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  • Writer's pictureGunnar Garfors

2034 Transmitters Are 1484 Too Many

This transmitter on Røverkollen north of Oslo is one of 53 big ones. Neither of those will be taken down, but remain in use for digital radio.

There are currently 2,034 FM transmitters in use to broadcast the radio stations of NRK (Norwegian Broadcasting Cooperation) in Norway. What does that mean, exactly? Is that a lot or not? Well, there are 4,925,000 inhabitants in the land of the midnight sun, a very rural country with a lot of villages and remote farms, deep fjords and wild mountains. The topography and geography makes the country very hard to cover with any kind of a signal. Thanks to the stunning but challenging nature (especially in Northern Norway (where I was born 🙂 and on the West Coast (where I grew up ;)), one transmitter is needed for every 2,421 persons, on average.

Let us compare with Denmark, a country with 5,525,000 inhabitants. Norway is 7.5 times bigger area wise and Denmark has no mountains (barred a few hills stretching less than half the height of Empire State Building), so the comparison is not quite fair. Nevertheless, they only need 79 transmitters to cover their country with four main channels. That means one transmitter for every 69,936 person on average. A slightly less expensive country to cover, in other words.

Let’s return to Norway where the 2,034 transmitters have been put up on 1,179 sites (there are 25 sites in Denmark). A site is a tower or an antenna.

Why are there more transmitters than sites? There are more transmitters than sites because one FM transmitter can only broadcast one radio station. So if you want two radio stations in an area, you will need two FM transmitters, but only one site or antenna. In Norway NRKs three main stations P1, P2 and P3 are being broadcast via FM to ‘everyone’ while the two niche stations mP3 and NRK Always News are being broadcast in only 13 towns and cities. ‘Everyone’ means 99.8% of the population for P1, above 95% for P2 and above 90% for P3.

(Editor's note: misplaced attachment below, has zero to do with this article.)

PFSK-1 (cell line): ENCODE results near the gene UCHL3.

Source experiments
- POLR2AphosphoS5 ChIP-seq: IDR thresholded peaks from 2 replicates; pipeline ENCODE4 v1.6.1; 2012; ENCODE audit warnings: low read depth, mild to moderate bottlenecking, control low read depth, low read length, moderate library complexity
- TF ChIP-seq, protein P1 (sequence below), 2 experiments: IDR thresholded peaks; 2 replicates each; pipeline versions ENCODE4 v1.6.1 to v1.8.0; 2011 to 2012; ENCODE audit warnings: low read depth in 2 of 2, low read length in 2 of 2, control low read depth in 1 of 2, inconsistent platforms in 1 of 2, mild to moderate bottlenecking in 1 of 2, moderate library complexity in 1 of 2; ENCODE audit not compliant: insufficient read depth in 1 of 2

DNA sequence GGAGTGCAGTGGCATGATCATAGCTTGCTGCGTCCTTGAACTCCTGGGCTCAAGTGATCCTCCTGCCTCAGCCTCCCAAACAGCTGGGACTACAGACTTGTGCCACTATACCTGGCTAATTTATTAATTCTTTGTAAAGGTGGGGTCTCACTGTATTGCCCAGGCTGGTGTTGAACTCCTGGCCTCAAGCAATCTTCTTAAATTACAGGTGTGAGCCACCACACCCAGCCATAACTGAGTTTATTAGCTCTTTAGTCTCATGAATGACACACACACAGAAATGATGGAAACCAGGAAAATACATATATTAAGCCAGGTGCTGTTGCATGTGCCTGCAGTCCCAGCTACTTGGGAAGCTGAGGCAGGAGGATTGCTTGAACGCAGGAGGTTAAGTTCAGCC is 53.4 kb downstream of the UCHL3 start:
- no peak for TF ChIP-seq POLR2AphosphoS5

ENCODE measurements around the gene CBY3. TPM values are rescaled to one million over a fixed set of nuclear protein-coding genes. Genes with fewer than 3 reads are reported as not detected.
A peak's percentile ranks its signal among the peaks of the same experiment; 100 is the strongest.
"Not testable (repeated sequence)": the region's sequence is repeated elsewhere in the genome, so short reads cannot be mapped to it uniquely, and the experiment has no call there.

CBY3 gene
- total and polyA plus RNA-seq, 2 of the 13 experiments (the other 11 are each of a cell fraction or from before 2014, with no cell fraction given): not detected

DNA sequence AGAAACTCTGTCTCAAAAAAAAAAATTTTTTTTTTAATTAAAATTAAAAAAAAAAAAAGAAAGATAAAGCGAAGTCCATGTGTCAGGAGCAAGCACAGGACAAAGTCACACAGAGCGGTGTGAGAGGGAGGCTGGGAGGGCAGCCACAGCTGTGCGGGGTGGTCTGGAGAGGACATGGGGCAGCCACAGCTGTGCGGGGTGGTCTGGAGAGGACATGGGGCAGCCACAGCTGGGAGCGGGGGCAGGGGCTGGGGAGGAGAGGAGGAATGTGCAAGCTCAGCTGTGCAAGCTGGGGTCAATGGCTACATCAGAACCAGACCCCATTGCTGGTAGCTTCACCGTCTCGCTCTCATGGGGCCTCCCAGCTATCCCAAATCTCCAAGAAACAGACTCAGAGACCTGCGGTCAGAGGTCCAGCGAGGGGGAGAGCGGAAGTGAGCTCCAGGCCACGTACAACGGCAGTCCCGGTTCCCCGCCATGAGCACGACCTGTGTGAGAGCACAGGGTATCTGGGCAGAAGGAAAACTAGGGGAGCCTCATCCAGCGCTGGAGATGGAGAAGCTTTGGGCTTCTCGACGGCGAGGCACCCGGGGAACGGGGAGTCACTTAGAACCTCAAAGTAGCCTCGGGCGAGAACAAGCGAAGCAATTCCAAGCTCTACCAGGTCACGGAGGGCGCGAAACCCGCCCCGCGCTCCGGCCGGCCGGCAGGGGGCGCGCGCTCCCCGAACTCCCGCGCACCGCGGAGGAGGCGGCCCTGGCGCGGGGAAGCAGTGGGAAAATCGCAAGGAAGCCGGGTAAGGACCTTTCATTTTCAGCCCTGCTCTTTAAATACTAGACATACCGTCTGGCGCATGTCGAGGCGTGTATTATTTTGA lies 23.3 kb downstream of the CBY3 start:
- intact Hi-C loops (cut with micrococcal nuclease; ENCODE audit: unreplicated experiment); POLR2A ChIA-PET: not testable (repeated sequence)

The situation is very different in a much better way with digital radio which, in 35 countries across the world, means DMB, DAB and DAB+. One such transmitter can transmit all the radio channels simultaneously. That saves electricity, but it more importantly ensures that ‘everyone’ will get all NRKs radio stations. ‘Everyone’ will in this case mean at least the same as what is currently the case for P1, NRKs main radio channel, an impressive 99,8%.

When the Norwegian government decides to switch off FM and digitalize radio as the last media, the number of sites will be cut in two to between 500 and 600. A similar number of towers can in other words be taken down and the equipment reused elsewhere or recycled. The number of transmitters will be cut in three or even four to the same number as sites needed to cover at least 99.8% of the population, between 500 and 600. That means a reduction of between 1,434 and 1,534 transmitters used for radio. The transmitters that are owned and operated by Norkring, a Telenor subsidiary, may in some cases also be used for other kinds of transmissions.

In addition to the three main radio stations and the two niche ones, NRK has eight additional niche stations (NRK Gold, NRK Sports, NRK Super, NRK Classical Music, NRK Jazz, NRK Folk Music, NRK Weather and NRK Sami (in Lappish)) that are available via DAB and web radio. By digitalizing radio, everyone will get access to all thirteen radio stations (plus additional commercial radio stations). Some people would call that democratization, others would call it choice.

DAB: Everyone Gets Everything (Alle får alt).

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